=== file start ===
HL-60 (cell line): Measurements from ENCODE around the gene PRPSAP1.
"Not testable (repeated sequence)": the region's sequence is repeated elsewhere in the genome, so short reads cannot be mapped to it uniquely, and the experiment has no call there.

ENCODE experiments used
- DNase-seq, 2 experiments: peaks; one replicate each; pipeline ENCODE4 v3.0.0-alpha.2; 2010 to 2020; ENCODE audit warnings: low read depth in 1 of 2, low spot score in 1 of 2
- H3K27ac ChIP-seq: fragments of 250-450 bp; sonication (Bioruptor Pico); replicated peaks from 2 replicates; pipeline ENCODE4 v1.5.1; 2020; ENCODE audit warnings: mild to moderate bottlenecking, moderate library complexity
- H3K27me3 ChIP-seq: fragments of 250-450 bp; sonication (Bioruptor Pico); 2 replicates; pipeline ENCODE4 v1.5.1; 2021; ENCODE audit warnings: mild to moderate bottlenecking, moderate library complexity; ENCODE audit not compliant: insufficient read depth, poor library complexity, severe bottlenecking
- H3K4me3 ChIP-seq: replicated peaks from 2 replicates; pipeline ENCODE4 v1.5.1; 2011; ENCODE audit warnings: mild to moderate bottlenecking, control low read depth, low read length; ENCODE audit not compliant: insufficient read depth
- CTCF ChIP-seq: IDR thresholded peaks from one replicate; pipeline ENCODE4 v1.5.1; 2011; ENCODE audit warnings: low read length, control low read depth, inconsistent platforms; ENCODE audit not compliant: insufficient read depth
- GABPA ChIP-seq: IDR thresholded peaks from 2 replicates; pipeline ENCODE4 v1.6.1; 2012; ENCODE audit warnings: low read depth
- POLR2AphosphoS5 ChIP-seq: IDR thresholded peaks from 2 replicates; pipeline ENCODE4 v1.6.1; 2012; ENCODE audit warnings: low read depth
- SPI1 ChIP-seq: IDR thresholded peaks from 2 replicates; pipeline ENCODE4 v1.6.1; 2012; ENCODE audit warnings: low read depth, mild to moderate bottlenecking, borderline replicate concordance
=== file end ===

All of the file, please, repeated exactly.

HL-60 (cell line): Measurements from ENCODE around the gene PRPSAP1.
"Not testable (repeated sequence)": the region's sequence is repeated elsewhere in the genome, so short reads cannot be mapped to it uniquely, and the experiment has no call there.

ENCODE experiments used
- DNase-seq, 2 experiments: peaks; one replicate each; pipeline ENCODE4 v3.0.0-alpha.2; 2010 to 2020; ENCODE audit warnings: low read depth in 1 of 2, low spot score in 1 of 2
- H3K27ac ChIP-seq: fragments of 250-450 bp; sonication (Bioruptor Pico); replicated peaks from 2 replicates; pipeline ENCODE4 v1.5.1; 2020; ENCODE audit warnings: mild to moderate bottlenecking, moderate library complexity
- H3K27me3 ChIP-seq: fragments of 250-450 bp; sonication (Bioruptor Pico); 2 replicates; pipeline ENCODE4 v1.5.1; 2021; ENCODE audit warnings: mild to moderate bottlenecking, moderate library complexity; ENCODE audit not compliant: insufficient read depth, poor library complexity, severe bottlenecking
- H3K4me3 ChIP-seq: replicated peaks from 2 replicates; pipeline ENCODE4 v1.5.1; 2011; ENCODE audit warnings: mild to moderate bottlenecking, control low read depth, low read length; ENCODE audit not compliant: insufficient read depth
- CTCF ChIP-seq: IDR thresholded peaks from one replicate; pipeline ENCODE4 v1.5.1; 2011; ENCODE audit warnings: low read length, control low read depth, inconsistent platforms; ENCODE audit not compliant: insufficient read depth
- GABPA ChIP-seq: IDR thresholded peaks from 2 replicates; pipeline ENCODE4 v1.6.1; 2012; ENCODE audit warnings: low read depth
- POLR2AphosphoS5 ChIP-seq: IDR thresholded peaks from 2 replicates; pipeline ENCODE4 v1.6.1; 2012; ENCODE audit warnings: low read depth
- SPI1 ChIP-seq: IDR thresholded peaks from 2 replicates; pipeline ENCODE4 v1.6.1; 2012; ENCODE audit warnings: low read depth, mild to moderate bottlenecking, borderline replicate concordance